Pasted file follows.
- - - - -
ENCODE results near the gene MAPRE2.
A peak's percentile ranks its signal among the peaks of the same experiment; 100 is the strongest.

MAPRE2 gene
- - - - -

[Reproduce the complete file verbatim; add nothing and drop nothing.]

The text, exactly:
ENCODE results near the gene MAPRE2.
A peak's percentile ranks its signal among the peaks of the same experiment; 100 is the strongest.

MAPRE2 gene